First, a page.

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bathroom grab bars
Published By Dr. Rein Tideiksaar on April 02, 2016

Bathrooms are very hazardous—they have slippery surfaces and few dependable things to grasp onto, which greatly increases the chances for harm. Would it surprise you to learn that nearly 200,000 older Americans are treated in emergency rooms for bathroom-related falls and injuries every year?

Falls can happen for various reasons. Physical issues, such as poor muscle strength and balance, are strongly associated with increased risk. There are also certain environmental factors that can create hazardous situations and add to the risk of falling:

  • Insufficiently secured towel racks that could fall when gripped for support.
  • Bathtubs that are difficult to step into and out of.
  • Sliding shower doors that could move unexpectedly when entering and exiting the tub.
  • Slippery bathtub and shower floor surfaces.
  • Slippery floor tiles, especially when wet.

Making Some Safety Modifications

When  modifying a bathroom for safety, grab bars are essential. Many individuals use towel bars or shower/tub features to hold onto while climbing in or out of the shower/tub. While towel bars are good for holding towels, they aren’t built to support weight. Instead, install grab bars in easy-to-reach places to help support balance when entering and exiting the shower or tub.

Grab bars are best-suited for people with good upper-body strength who are able to hold onto them while moving or standing. All grab bars should be:

  • Slip-resistant, so invest in “grip” surface bars rather than bars with a high-gloss finish (which can be slippery).
  • Color-contrasted from the wall for better visibility.
  • Securely fixed to the studs of the wall for adequate support. Bars that are bolted onto the wall are preferable to bars with suction cups, which could easily slip away when body weight is applied. 

Ideal Installation

Here are some things to consider when installing grab bars in a bathroom:

  • Location, location, location! A grab bar is useless if it’s in the wrong place and not used regularly. Look where the person normally grabs to enter or exit the shower and place the grab bar there. The trick is not to change one’s behavior, which is difficult to do, but rather to make behavior safer.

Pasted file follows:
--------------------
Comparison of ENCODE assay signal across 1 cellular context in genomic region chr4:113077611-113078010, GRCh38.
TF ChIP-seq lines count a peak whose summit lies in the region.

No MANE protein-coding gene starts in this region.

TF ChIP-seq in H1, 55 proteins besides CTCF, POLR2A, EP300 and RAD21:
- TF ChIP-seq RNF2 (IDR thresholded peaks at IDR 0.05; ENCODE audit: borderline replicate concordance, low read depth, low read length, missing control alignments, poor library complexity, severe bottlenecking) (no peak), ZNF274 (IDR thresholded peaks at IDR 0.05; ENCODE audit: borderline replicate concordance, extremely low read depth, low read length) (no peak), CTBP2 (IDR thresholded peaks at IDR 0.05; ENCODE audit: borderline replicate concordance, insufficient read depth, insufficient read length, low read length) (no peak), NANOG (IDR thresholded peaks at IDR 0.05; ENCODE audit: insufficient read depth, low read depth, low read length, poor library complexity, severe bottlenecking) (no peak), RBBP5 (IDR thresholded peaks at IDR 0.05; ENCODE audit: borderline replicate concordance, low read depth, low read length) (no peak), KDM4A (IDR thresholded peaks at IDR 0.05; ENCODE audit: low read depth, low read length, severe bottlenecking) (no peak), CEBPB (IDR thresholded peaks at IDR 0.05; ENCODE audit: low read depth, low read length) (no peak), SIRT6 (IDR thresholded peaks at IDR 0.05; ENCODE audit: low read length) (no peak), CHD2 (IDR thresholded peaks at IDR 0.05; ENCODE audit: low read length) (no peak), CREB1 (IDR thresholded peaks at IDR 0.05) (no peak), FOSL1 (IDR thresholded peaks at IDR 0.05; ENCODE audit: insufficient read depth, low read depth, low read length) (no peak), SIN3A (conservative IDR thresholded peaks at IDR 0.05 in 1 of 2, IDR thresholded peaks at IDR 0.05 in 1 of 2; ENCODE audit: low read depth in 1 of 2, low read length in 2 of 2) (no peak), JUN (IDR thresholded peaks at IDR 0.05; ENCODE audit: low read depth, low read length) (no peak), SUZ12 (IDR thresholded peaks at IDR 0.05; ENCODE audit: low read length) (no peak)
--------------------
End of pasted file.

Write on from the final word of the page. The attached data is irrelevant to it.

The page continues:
• Don’t disqualify the tub itself. If the person uses a tub to bathe, use a tub-attached or clamp-on grab bar. When getting in or out and stepping over the tub’s high sides, a grab bar securely mounted on the tub rim can supply balance support.
  • Consider entry points. Placing a small grab bar vertically outside of the shower or tub entry provides added assistance when stepping to and from a wet surface.
  • Test the bars yourself. Give the bar or bars a good solid yank to test their holding power. This will let you know whether the grab bar will hold up when it’s really needed to support an individual’s balance.

While you can’t always prevent an accident from happening, you can take certain measures to keep loved ones safer. Grab bars are a great way to help keep older Americans protected in the bathroom.


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Rein Tideiksaar Ph.D., PA-C (or Dr. Rein as he is commonly referred to) is the president of FallPrevent, LLC, Blackwood, N.J., a consulting company that provides educational, legal and marketing services related to fall prevention in the elderly. Dr. Tideiksaar is a gerontologist (healthcare professional who specializes in working with elderly patients) and a geriatric physician's assistant. Check out Dr. Rein’s professional profile on LinkedIn: If you have any questions about preventing falls, please feel free to email Dr. Rein at

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